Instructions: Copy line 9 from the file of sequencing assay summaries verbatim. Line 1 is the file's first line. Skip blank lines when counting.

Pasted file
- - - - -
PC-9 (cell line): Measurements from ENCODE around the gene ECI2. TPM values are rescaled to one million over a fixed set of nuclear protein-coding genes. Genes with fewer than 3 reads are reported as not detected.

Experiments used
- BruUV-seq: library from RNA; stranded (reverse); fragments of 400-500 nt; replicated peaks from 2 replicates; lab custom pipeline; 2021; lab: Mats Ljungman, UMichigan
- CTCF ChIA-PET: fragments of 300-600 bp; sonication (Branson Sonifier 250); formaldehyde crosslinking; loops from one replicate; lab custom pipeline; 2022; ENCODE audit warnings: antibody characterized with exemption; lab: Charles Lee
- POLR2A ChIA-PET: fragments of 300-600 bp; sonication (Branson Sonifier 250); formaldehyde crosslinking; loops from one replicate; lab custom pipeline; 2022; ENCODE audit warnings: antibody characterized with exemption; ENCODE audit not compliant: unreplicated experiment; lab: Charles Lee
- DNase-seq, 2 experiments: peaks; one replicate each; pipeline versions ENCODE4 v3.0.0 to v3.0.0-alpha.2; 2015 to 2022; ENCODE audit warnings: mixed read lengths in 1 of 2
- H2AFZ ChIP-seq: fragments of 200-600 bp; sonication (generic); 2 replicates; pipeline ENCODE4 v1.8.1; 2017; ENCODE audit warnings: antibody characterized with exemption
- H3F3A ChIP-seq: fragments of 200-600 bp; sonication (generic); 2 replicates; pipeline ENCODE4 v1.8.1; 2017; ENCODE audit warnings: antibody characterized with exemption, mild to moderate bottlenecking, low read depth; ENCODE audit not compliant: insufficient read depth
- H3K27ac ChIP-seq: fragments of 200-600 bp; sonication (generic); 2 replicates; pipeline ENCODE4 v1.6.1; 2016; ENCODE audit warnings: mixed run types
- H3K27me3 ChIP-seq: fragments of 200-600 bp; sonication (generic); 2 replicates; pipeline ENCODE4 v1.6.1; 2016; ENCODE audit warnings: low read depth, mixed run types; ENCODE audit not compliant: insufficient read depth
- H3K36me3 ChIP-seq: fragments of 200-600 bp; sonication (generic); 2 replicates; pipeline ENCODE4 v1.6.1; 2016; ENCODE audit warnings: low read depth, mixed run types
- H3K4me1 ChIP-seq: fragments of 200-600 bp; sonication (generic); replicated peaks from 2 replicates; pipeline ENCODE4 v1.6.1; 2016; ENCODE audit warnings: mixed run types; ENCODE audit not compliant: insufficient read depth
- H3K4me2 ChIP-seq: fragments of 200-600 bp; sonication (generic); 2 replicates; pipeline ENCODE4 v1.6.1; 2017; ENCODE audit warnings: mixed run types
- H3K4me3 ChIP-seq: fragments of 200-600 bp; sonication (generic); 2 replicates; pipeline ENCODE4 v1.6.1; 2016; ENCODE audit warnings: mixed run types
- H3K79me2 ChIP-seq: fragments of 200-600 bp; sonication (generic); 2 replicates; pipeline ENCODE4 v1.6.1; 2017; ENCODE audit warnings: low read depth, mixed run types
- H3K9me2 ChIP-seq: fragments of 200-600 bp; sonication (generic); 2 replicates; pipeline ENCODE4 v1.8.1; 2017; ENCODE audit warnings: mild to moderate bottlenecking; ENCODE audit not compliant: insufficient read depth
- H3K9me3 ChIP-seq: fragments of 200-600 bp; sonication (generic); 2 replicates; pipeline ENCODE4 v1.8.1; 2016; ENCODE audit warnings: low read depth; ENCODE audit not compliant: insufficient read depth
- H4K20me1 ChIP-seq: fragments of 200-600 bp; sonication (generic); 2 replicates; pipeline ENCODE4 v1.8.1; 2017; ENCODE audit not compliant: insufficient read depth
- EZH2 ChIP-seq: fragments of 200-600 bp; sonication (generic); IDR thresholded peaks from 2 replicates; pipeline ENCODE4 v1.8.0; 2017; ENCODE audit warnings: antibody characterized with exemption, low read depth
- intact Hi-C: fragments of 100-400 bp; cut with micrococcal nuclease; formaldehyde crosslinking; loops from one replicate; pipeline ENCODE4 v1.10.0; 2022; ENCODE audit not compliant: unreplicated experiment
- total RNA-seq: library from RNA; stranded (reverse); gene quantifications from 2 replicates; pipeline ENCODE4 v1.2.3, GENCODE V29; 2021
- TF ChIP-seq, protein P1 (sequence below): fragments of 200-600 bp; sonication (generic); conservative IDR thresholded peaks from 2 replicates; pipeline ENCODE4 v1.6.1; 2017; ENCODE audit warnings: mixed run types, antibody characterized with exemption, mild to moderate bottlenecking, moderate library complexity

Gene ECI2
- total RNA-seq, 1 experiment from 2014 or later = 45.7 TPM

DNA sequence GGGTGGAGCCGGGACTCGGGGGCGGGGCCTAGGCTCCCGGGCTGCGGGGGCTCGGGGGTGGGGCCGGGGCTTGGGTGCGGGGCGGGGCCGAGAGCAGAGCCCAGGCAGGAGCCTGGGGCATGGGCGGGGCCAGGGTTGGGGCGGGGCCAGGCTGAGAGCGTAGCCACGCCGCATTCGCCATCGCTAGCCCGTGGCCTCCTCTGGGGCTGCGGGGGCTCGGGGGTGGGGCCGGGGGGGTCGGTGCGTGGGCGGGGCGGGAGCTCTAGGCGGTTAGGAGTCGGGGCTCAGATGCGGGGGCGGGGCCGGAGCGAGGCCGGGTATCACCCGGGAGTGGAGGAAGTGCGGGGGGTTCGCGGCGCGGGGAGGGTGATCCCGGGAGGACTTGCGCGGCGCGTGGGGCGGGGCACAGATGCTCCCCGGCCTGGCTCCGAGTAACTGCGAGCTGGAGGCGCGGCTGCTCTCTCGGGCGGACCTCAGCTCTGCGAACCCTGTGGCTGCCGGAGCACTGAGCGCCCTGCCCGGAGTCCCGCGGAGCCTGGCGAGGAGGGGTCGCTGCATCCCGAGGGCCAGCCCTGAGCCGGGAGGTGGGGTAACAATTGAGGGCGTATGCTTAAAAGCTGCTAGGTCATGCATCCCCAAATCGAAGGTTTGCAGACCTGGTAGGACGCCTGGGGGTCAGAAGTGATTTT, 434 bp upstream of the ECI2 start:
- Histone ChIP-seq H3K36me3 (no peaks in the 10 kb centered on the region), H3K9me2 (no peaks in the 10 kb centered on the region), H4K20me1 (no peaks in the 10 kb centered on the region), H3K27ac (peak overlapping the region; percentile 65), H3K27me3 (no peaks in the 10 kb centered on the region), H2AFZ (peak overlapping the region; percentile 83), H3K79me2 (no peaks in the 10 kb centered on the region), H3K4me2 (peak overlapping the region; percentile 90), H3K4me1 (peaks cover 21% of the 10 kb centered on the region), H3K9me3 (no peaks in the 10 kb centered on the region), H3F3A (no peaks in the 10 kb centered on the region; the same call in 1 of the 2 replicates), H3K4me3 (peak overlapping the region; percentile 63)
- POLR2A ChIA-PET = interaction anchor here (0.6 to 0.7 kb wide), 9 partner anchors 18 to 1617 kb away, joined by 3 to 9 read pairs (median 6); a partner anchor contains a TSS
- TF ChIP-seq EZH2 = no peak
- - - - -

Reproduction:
- H3K27ac ChIP-seq: fragments of 200-600 bp; sonication (generic); 2 replicates; pipeline ENCODE4 v1.6.1; 2016; ENCODE audit warnings: mixed run types